Not only did the Supreme Court scrap the fees regime, it also declared that all those who had paid fees would be refunded.
This has caused some concern, as it is possible that a claimant may be able to double recover, unless a sophisticated system is introduced to issue these refunds.
In many cases, when a claimant was successful at the employment tribunal, the respondent was ordered to pay the value of the claimant’s employment tribunal fees in costs. If a simple system of refunding all claimants their employment tribunal fees is introduced, many claimants will recover money which has clearly been paid to them by the employer.
Although no decision has been made as to how such refunds will be issued, careful consideration will need to be given to this stage of the process. A system will need to be introduced that obtains information from both parties, to clearly assess whether a refund is due. It is therefore likely that we will experience a delay in claimants receiving refunds, until an agreed process is announced.
Impact on the tribunal service
A reduction in the number of claims from 2013 and cuts within the judicial sector has led to the administrative services within the employment tribunal being slimmed down. With claims set to increase, this is likely to put a strain on the employment tribunal. Many claimants and respondents are likely to see delays in the case management of claims, as the employment service readjusts and adapts to the changes in volumes of cases.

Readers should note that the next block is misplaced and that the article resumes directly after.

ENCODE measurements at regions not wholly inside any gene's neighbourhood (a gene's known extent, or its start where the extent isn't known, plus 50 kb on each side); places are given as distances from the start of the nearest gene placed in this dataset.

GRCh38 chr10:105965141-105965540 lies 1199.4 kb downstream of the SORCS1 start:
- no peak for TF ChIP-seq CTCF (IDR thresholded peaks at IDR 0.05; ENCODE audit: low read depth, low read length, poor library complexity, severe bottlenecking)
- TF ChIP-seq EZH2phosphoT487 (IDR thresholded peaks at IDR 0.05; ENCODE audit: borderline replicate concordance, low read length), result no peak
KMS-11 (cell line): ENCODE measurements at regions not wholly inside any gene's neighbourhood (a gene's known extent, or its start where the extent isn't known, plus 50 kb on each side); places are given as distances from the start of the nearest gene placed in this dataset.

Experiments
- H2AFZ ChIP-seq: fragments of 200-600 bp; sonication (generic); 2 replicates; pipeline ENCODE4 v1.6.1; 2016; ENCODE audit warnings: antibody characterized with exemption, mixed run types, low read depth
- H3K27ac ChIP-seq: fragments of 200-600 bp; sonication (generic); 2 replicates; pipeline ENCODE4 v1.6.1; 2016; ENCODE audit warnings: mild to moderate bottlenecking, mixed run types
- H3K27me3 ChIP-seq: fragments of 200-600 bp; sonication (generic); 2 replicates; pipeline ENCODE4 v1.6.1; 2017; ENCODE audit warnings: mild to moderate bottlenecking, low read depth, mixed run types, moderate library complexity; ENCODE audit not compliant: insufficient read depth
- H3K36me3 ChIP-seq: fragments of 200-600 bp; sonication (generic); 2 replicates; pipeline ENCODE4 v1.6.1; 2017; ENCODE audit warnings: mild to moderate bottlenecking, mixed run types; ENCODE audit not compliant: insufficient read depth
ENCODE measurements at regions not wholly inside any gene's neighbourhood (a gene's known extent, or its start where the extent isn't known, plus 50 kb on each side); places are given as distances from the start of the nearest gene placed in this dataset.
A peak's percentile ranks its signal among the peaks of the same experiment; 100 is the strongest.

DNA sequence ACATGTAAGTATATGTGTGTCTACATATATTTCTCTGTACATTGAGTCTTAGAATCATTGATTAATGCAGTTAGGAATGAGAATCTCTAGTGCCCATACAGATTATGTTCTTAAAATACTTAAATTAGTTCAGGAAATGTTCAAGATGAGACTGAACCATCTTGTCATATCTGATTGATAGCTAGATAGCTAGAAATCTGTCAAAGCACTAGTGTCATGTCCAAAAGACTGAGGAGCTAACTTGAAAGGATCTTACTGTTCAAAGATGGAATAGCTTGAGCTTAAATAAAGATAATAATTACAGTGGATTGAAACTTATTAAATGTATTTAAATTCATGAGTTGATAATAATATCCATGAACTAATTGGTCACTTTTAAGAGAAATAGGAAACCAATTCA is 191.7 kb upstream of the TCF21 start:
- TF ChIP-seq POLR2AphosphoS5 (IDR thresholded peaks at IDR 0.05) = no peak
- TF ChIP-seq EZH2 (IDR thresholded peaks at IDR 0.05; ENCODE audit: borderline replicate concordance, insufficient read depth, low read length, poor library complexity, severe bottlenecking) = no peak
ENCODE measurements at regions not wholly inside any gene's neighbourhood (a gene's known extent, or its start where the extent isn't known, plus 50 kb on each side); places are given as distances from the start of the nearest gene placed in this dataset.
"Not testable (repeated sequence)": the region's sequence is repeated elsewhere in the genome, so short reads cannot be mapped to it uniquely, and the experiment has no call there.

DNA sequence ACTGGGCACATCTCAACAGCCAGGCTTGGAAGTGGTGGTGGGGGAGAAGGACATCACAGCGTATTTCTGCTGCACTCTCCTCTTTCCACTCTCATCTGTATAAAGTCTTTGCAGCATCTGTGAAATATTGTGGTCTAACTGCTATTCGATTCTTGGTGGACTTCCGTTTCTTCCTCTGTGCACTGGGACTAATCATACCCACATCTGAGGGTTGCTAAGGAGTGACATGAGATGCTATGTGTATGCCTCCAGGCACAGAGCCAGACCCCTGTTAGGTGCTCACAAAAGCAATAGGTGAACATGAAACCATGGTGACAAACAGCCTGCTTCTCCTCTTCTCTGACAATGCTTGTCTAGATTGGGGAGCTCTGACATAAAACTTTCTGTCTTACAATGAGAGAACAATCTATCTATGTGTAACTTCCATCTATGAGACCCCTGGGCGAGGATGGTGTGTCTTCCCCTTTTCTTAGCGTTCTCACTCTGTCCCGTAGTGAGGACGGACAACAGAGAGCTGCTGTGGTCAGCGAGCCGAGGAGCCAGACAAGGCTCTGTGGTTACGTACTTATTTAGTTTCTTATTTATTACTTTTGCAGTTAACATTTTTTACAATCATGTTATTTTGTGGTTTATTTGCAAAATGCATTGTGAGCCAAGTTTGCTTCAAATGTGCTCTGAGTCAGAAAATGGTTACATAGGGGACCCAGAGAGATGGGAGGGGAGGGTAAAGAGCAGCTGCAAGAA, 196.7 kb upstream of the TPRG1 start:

Increased trade union activity
Although UNISON was unsuccessful at every court before the Supreme Court, the group’s ultimate success and the publicity it has attracted could encourage membership of trade unions and support for trade union activity. Without the support of UNISON, it is unlikely that this case would have been brought by an individual.
There remain some uncertainties about how the abolition of tribunal fees will impact on those involved in litigation, or even potential litigation, but one thing is certain: the process to bring a claim is now free, allowing access to justice for all and thus creating an increased risk to employers.
The case is a watershed for the government, employers, employees and the tribunal system. It is likely to mean increased claims, and that the balance of industrial power has shifted towards employees and trade unions, for the first time in many years.